Prime Minister Binyamin Netanyahu has been asked to send a letter of apology to the Israeli people for “humiliating them in an unnecessary confrontation with Turkey”.
"Kadima Council chairman and former MK Haim Ramon on Thursday morning said that Prime Minister Binyamin Netanyahu's government should send a letter of apology to all the Israeli citizens for humiliating Israel in an unnecessary confrontation with Turkey. On Wednesday, in time with a Turkish-imposed ultimatum, Deputy Foreign Minister Danny Ayalon sent an apology letter to the Turkish ambassador to Israel Oguz Celikkol. It came after Ayalon summoned Celikkol to the Knesset to express outrage over a new Turkish television show that depicts Mossad agents as baby-snatchers, and in a break from the diplomatic norm, invited the press for a photo-op, during which he was seen telling the cameramen to film him and his aide sitting on tall chairs, and the Turkish envoy on a lower chair, with the Israeli flag in the middle. In an interview with Israel Radio Thursday, Ramon said that the government should have acted intelligently and sensibly and not like a bull in a china shop."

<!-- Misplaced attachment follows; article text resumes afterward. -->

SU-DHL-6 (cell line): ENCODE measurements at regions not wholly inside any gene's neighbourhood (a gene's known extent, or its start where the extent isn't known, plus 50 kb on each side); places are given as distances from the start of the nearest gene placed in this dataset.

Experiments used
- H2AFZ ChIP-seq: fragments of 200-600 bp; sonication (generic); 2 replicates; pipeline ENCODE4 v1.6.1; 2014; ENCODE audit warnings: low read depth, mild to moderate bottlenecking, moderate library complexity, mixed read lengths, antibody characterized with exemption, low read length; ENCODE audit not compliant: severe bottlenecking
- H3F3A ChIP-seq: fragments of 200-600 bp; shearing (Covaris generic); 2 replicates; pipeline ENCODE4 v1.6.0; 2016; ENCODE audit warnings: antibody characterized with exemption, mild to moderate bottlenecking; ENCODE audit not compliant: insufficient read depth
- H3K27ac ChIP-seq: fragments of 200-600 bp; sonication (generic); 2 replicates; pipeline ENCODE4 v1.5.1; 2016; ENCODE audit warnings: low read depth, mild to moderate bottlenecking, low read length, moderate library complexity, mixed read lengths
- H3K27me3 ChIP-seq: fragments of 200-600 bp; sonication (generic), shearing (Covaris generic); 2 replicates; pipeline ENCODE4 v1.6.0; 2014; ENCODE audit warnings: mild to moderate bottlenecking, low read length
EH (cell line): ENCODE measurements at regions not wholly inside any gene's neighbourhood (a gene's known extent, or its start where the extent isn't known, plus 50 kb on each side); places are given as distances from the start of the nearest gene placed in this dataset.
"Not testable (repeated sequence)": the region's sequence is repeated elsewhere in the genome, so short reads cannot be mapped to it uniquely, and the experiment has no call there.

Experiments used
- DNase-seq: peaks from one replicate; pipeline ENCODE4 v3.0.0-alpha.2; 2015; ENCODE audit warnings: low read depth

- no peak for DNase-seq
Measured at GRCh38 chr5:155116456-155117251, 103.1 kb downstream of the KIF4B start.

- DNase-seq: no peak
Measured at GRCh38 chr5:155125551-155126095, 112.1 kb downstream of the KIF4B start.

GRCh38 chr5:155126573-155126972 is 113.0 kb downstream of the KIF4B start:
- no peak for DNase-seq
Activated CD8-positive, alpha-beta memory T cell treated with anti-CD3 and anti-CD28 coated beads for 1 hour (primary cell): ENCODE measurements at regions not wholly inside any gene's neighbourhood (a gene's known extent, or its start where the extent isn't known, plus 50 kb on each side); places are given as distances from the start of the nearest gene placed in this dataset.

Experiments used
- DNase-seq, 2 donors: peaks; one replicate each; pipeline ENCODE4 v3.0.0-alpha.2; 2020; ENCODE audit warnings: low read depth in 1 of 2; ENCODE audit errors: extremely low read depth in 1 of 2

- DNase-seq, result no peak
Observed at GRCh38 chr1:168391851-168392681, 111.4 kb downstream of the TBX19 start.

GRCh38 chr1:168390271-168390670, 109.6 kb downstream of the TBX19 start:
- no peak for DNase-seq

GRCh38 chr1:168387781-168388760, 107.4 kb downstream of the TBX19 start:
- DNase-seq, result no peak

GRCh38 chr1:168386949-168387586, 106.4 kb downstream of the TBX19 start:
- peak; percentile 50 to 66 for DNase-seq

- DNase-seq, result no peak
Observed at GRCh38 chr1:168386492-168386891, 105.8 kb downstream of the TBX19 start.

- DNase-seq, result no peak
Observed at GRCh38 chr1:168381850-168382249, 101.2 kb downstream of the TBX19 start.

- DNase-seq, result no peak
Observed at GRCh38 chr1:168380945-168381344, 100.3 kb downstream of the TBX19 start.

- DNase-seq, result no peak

It's a development that could one day lead to much better treatments for osteoporosis, joint damage, and bone fractures.
- Scientists have isolated skeletal stem cells in adult and fetal bones for the first time.
- These cells could one day help treat damaged bone and cartilage.
- The team was able to grow skeletal stem cells from cells found within liposuctioned fat.
Gut bacteria play an important role in how you feel and think and how well your body fights off disease. New research shows that exercise can give your gut bacteria a boost.
- Two studies from the University of Illinois show that gut bacteria can be changed by exercise alone.
- Our understanding of how gut bacteria impacts our overall health is an emerging field, and this research sheds light on the many different ways exercise affects your body.
- Exercising to improve your gut bacteria will prevent diseases and encourage brain health.
A groundbreaking new study shows that octopuses seemed to exhibit uncharacteristically social behavior when given MDMA, the psychedelic drug commonly known as ecstasy.
- Octopuses, like humans, have genes that seem to code for serotonin transporters.
- Scientists gave MDMA to octopuses to see whether those genes translated into a binding site for serotonin, which regulates emotions and behavior in humans
- Octopuses, which are typically asocial creatures, seem to get friendlier while on MDMA, suggesting humans have more in common with the strange invertebrates than previously thought
SMARTER FASTER trademarks owned by The Big Think, Inc. All rights reserved.